What Should You Eat to Cool the Planet?

Topics: Drug Food Safety, Vitamins and Supplements, Wellness and Health

The scientific literature is surprisingly quiet about global warming, climate crisis and eating, but what it does say offers some surprising choices. Buying ready-to-eat or semi-prepared meals; developing organic farming; and learning to love plant-based eating are all ahead.

Does eating low on the food chain really help the climate? Does raising animals for food contribute to global warming?

Yes, probably a little: about 6 percent, according to the University of Chicago (see below). Maybe a lot.

Eating is connected not just to food processing, fertilizing, using synthetic chemicals, and burning fossil fuels. It’s also connected to deforestation (so animals can graze), more methane (farted from cattle, as they eat) and factory-farmed conventional agriculture.

Adding chemical additives to food, devouring the saturated fat/inflammatory compounds in meat, and mass producing food-as-a-commodity–contributes to diseases such as, respectively, multiple chemical sensitivities; heart disease, breast/prostate/colorectal cancer; and nutritional deficiencies.

And those are just disease states: how the same processes affect day-to-day optimal functioning flies under the clinical radar. A recent 50 year USDA study showed that many field crops contain fewer B vitamins and minerals than they did, 50 years ago.

Objections to a plant-based diet are ones which vegetarians have heard many times, but now those objections can be answered practically and flavorfully, because the wizards of food technology can make almost anything taste good and available. The trick is to do it with as few processes as possible.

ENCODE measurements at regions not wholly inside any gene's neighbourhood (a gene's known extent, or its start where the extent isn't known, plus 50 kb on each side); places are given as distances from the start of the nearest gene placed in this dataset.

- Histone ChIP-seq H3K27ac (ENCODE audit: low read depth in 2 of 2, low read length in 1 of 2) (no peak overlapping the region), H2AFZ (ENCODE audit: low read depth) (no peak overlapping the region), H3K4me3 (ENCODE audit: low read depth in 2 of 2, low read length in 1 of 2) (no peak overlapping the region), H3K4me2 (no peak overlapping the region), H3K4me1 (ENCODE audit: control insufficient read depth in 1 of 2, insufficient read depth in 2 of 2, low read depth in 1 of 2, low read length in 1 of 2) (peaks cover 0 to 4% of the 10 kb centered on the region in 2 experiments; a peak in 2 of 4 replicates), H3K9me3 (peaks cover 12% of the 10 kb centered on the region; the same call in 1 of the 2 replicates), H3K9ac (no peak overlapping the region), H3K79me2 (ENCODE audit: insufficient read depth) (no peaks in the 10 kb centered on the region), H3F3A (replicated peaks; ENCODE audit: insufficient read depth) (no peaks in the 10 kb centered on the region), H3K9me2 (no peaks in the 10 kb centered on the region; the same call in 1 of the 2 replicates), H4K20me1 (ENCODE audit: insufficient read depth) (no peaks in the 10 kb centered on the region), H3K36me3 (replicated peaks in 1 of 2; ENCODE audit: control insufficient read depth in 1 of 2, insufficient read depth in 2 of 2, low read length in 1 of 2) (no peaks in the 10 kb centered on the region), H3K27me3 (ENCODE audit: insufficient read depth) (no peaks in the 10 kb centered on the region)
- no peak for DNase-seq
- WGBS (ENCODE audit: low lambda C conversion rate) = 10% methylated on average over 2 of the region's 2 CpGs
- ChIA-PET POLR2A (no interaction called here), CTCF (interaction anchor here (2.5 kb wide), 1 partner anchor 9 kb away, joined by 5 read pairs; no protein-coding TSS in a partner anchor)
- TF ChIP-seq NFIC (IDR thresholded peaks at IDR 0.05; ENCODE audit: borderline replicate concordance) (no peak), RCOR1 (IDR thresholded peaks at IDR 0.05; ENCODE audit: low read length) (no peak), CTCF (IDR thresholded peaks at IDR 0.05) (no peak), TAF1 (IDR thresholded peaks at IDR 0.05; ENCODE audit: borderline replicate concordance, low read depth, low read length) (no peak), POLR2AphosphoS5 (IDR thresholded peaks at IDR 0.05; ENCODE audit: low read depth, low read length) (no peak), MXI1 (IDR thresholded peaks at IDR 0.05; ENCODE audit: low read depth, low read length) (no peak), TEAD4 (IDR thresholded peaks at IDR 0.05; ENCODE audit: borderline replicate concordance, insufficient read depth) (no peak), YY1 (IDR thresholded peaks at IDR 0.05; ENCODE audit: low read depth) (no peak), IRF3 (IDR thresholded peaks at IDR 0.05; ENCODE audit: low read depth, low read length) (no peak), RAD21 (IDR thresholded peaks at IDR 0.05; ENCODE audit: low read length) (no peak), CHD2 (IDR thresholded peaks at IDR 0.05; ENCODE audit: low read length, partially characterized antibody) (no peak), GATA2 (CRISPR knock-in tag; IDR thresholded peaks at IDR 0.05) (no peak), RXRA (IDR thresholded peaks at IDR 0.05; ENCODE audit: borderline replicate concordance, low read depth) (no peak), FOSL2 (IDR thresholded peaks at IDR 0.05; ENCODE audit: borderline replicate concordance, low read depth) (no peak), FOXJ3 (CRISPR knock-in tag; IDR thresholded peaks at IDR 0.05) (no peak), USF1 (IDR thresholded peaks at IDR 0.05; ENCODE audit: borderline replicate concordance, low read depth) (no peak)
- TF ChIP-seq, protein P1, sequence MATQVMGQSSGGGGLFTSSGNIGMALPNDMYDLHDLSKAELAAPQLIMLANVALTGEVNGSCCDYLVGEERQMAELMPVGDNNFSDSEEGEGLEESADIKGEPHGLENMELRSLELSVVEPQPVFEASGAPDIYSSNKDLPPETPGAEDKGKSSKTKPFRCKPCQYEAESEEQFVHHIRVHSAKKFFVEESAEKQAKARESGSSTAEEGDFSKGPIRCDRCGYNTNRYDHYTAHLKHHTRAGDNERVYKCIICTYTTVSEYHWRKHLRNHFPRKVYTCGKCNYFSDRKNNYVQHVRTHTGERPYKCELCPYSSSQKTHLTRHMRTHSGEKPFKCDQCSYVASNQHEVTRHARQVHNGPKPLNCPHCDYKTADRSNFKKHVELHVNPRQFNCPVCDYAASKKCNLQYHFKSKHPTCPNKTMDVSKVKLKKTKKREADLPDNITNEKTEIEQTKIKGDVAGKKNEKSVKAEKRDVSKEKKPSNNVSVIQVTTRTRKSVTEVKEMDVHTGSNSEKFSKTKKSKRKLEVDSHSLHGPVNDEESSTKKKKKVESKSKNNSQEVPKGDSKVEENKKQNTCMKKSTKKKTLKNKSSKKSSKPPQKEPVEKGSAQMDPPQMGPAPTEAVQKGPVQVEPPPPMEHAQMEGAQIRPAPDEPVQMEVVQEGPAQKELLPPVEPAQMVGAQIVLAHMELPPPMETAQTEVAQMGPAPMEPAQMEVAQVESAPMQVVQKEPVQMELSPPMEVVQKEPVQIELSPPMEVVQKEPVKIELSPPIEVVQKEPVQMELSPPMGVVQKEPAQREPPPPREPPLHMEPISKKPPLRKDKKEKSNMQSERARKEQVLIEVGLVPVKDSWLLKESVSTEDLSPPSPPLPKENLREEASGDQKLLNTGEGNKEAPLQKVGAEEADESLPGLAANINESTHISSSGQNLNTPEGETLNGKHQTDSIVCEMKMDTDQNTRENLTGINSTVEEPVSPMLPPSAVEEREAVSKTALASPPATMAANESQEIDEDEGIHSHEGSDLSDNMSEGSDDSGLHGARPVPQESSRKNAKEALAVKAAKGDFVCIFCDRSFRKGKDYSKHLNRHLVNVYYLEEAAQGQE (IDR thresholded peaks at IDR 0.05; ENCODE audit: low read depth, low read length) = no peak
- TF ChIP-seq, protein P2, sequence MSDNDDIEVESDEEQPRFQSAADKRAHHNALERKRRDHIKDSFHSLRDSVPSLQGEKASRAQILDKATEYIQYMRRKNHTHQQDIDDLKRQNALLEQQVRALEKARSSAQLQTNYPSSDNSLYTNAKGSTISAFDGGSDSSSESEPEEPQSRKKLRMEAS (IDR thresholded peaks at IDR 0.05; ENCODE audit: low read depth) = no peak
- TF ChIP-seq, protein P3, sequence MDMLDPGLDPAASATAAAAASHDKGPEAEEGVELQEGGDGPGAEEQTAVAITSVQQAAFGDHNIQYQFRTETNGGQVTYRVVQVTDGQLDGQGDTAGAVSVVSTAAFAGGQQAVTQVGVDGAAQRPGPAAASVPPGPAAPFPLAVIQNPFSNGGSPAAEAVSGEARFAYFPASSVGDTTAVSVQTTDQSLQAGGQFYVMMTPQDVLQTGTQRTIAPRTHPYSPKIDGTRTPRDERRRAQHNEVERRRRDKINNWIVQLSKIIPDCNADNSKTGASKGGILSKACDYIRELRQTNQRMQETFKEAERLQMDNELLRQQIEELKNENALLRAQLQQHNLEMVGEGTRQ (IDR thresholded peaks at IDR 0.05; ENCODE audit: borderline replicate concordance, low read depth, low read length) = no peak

Attacking global warming with your knife and fork also means not having to buy a Prius, unless you want to. Engineering protein from meat means takes “ten times as much fossil fuel and heat-trapping carbon dioxide than does a calorie of plant protein.” That’s more bang, according to an energy consumption and diet study from the U of Chicago, than the Toyota hybrid, many of which are now sitting on lots, unsold.

Should you choose home cooked, semi-processed (what I call speed-scratch cooking) or ready-to-eat meals? They’re about equal in environmental impact, as meals go. “…the ready-to-eat meal used the most energy, whereas the homemade meal had higher emissions…causing global warming.

On the one hand, driving to the market worsens pollution and uses fossil fuel. So, drive less, buy larger quantities, buy longer shelf-life items, grow more of your own?

On the other hand, half of all food ready for harvest never gets eaten; people buy too much now, and throw it away if they don’t eat it: a double loss. Plus, the larger quantities you have around, and on your plate, the more you eat. Mindless eating.

And as we produce 3900 calories for every man, woman and child in the U.S., and need barely 2200 on average, finding ways to incentivize producing–and eating–fewer and higher quality calories could do much more than quell obesity. It might cool the planet.